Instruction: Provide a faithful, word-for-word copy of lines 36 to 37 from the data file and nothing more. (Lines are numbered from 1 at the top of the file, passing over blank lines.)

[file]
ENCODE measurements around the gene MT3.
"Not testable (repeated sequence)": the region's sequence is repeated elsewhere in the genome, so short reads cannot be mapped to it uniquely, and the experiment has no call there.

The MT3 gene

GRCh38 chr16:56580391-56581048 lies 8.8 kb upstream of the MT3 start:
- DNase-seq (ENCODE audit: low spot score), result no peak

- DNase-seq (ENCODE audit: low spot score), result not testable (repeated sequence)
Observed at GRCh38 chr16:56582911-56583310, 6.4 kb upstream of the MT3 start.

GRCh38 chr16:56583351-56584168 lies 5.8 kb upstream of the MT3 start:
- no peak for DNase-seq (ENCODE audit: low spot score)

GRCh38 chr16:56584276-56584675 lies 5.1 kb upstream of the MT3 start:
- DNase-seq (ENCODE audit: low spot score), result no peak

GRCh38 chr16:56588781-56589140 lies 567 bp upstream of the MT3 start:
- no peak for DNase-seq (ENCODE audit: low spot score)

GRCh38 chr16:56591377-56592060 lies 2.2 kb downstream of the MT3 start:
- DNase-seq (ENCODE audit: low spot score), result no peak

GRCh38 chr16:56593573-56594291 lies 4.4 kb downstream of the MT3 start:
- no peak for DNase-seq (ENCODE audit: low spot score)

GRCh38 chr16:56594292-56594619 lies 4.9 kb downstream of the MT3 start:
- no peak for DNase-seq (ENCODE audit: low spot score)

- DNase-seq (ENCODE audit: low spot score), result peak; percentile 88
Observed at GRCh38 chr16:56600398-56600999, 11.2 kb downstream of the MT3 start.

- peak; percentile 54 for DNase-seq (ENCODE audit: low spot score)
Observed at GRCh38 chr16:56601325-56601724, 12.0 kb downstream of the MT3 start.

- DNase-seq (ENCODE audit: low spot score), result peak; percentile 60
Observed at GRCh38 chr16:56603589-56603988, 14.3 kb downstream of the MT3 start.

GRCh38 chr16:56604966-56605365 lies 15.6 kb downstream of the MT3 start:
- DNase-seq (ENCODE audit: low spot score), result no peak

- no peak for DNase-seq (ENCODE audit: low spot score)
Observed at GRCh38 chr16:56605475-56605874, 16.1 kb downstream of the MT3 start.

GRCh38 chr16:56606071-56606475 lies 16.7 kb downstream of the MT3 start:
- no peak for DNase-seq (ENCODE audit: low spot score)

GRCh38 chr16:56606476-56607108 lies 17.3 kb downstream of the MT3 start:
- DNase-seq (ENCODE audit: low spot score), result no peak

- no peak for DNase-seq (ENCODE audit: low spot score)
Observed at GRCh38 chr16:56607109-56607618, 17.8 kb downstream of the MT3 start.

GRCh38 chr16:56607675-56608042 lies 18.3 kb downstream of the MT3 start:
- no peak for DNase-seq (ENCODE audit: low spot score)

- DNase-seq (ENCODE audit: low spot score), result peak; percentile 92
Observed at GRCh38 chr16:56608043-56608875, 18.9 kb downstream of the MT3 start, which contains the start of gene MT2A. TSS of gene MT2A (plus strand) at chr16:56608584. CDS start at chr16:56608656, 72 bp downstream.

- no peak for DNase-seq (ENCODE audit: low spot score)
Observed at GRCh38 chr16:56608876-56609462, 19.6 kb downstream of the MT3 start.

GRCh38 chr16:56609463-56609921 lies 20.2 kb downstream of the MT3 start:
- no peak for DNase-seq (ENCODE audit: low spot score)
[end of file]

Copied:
GRCh38 chr16:56607675-56608042 lies 18.3 kb downstream of the MT3 start:
- no peak for DNase-seq (ENCODE audit: low spot score)